Strangely Wonderful


Reading the first page of this novel, I knew I was in for something completely different. I admit to feeling wary. However, by the end of the third chapter, I was hooked. This tale, which begins in Madagascar in 1827 and ends in Rio de Janeiro in 1833, is adventurous, literate, and wickedly humorous from start to finish.

Count Tomaj Balashazy rescues a drowning, somewhat robust, damsel, Dagny Ravenhurst, from the lagoon at Mavasarona, his home port. Tomaj is a pirate (picture Jack Sparrow, cleaned up slightly) and local entrepreneur. Dagny is an American naturalist, come to Madagascar to study the exotic flora and fauna found nowhere else on earth. She has two “brothers” and a jealous patron. He has a crew of loyal eccentrics and a broken heart. Their attraction is immediate, and intense. But various emotional and political roadblocks take time to surmount.

Mercury has an outstanding vocabulary and knows how to use it. She conveys volumes with a few well-chosen words of dialogue, but is equally skilled at making longer, descriptive passages seem brilliant. Her characters gesture, move, and ultimately leap off the page and into the imagination. The sexual content verges on the pornographic, but it suits both the exotic locale and the unconventional characters. This is not your mother’s historical romance.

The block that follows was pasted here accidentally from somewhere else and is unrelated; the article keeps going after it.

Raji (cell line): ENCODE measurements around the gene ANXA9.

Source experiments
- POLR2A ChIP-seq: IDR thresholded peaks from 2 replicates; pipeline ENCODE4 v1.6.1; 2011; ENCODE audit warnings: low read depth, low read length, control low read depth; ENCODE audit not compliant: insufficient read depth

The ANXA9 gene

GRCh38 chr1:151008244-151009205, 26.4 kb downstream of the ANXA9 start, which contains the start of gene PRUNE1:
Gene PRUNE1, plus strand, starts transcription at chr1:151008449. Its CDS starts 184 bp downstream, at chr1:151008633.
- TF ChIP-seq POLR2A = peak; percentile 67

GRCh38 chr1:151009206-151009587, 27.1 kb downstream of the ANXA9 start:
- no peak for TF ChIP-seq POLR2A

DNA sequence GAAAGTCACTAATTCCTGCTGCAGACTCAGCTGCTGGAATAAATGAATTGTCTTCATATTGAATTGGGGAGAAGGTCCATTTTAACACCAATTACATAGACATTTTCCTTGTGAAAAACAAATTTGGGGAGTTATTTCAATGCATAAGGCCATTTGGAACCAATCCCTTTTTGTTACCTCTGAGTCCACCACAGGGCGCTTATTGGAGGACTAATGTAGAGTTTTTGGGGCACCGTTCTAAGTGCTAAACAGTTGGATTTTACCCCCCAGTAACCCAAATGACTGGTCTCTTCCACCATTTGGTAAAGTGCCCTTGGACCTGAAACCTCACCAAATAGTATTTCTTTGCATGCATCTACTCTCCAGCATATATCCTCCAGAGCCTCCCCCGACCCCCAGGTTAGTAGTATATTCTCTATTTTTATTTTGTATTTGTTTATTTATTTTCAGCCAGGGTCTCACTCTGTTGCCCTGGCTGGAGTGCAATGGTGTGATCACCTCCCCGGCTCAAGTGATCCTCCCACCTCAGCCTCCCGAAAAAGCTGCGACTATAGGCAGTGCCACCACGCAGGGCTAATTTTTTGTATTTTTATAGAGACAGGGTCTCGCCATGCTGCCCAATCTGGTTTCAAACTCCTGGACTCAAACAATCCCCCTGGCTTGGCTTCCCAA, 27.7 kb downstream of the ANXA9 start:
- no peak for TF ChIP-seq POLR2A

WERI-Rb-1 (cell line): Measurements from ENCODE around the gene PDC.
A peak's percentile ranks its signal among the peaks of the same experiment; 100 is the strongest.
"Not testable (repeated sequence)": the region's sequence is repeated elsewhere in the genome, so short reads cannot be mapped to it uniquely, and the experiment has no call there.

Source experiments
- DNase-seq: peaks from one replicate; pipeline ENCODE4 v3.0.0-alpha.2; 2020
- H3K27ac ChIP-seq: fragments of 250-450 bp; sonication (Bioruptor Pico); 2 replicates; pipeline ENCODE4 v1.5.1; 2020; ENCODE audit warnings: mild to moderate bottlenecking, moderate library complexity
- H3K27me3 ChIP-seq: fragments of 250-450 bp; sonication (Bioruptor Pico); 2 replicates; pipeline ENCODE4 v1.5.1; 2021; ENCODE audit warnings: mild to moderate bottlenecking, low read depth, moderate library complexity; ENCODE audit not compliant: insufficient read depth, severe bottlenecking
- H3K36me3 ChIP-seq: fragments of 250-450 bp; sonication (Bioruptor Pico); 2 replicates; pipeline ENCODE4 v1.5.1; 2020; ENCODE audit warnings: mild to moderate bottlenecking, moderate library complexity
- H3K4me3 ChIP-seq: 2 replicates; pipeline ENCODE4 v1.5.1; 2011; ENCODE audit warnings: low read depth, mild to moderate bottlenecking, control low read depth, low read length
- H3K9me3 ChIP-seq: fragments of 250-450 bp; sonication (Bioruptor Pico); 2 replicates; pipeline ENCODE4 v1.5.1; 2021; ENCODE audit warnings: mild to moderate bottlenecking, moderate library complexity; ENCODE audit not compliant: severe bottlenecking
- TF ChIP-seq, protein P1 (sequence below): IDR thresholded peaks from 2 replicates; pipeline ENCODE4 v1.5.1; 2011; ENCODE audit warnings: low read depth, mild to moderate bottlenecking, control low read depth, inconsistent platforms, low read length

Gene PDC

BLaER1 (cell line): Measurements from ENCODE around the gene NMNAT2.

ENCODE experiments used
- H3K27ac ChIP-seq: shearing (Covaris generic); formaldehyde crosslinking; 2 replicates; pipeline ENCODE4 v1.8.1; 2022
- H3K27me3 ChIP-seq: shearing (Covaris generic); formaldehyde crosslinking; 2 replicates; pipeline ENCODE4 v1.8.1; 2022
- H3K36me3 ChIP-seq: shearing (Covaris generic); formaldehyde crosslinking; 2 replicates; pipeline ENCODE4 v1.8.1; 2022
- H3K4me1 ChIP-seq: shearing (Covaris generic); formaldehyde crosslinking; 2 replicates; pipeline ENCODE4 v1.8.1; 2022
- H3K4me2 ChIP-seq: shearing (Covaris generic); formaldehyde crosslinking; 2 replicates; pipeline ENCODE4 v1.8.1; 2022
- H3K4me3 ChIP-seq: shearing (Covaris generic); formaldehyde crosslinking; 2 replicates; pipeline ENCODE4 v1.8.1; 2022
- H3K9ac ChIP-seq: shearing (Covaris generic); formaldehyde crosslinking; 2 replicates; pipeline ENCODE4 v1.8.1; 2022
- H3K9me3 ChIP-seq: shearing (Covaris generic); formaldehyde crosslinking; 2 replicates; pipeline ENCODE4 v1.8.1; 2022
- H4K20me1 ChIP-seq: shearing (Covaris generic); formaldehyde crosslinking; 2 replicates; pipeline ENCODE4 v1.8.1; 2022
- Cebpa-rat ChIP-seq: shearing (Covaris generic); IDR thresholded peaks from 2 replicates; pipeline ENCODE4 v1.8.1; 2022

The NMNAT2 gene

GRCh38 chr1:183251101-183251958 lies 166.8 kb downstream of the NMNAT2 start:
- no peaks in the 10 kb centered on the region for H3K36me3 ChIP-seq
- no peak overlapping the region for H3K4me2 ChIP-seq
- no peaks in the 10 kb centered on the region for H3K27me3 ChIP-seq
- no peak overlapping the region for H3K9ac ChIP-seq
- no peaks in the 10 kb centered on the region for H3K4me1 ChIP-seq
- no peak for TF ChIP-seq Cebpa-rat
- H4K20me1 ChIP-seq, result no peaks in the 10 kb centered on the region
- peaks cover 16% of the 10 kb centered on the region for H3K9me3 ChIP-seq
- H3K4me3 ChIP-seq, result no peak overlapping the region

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12 of the best stories selected from the 2012 Historical Novel Society Short Story Award






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